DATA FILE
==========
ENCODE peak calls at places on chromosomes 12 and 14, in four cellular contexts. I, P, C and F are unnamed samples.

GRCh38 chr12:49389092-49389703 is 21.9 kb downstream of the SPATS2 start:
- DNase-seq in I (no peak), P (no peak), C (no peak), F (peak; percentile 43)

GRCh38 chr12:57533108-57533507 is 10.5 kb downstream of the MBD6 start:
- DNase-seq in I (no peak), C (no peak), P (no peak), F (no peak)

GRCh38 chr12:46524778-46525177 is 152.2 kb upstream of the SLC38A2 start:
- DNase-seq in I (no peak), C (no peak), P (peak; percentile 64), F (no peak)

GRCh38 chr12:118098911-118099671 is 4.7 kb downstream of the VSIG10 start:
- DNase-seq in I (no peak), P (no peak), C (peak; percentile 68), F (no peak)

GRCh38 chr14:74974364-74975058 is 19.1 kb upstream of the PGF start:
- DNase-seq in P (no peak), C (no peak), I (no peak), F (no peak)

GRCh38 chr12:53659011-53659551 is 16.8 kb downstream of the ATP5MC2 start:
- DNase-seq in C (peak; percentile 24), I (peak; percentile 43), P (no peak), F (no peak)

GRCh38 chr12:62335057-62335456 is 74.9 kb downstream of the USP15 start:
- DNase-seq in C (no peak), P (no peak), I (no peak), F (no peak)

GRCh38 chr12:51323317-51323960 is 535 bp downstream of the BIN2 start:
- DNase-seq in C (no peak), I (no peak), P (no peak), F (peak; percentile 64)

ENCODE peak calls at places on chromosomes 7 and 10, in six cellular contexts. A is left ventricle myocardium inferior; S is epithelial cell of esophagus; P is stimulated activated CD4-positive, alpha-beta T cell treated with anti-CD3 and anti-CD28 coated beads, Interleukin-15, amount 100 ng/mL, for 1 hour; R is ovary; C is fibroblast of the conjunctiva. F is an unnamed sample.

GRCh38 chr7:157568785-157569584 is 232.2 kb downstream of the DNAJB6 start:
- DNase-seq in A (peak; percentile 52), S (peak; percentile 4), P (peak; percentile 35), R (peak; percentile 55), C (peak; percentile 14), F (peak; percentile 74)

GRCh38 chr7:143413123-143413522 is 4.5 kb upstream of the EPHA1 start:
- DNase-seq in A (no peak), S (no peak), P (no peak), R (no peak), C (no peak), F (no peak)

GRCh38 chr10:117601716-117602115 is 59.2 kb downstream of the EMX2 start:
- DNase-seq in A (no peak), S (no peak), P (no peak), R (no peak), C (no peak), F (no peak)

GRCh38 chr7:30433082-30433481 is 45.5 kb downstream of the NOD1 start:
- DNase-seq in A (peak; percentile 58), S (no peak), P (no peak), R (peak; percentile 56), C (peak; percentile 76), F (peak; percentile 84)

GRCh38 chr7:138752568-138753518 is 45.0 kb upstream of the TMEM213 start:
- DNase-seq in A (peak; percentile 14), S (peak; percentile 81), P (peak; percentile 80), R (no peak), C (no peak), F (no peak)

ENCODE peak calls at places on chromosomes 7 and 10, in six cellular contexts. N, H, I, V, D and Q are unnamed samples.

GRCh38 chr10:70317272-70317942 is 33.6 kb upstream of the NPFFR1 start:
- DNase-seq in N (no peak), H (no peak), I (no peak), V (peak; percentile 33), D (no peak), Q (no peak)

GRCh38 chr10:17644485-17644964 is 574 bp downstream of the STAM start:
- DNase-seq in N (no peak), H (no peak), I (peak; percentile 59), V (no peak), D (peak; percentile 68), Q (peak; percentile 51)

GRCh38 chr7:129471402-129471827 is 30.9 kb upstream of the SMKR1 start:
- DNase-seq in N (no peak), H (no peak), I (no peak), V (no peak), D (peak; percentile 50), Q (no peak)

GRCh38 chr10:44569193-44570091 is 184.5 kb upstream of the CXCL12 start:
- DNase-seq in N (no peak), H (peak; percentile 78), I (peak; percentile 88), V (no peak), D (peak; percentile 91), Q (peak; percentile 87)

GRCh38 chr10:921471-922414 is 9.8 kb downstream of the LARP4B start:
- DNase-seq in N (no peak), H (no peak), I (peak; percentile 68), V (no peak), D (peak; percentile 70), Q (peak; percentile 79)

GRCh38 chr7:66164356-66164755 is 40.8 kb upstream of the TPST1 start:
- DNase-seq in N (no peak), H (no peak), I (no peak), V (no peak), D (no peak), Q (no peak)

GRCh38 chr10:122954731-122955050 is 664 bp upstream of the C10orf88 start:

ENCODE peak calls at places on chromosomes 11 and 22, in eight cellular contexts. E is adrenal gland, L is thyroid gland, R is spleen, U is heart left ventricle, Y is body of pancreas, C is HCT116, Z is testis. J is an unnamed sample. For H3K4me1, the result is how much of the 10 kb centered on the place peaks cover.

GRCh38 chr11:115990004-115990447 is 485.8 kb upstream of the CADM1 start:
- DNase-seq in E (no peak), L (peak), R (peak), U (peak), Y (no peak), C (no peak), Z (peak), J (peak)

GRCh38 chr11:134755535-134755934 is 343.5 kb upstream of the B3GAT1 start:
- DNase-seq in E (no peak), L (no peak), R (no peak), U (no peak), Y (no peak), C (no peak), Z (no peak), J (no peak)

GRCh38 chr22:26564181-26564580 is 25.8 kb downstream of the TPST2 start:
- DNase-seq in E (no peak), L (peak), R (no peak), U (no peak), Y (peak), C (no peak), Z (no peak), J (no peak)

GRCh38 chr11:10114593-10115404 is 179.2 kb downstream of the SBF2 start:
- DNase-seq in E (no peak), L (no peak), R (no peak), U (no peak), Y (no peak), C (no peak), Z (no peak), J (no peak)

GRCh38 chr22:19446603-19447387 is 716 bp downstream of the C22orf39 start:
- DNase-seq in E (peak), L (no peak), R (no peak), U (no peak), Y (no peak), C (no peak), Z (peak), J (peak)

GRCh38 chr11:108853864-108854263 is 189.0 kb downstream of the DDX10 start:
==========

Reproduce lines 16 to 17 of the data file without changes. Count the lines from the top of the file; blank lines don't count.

GRCh38 chr12:51323317-51323960 is 535 bp downstream of the BIN2 start:
- DNase-seq in C (no peak), I (no peak), P (no peak), F (peak; percentile 64)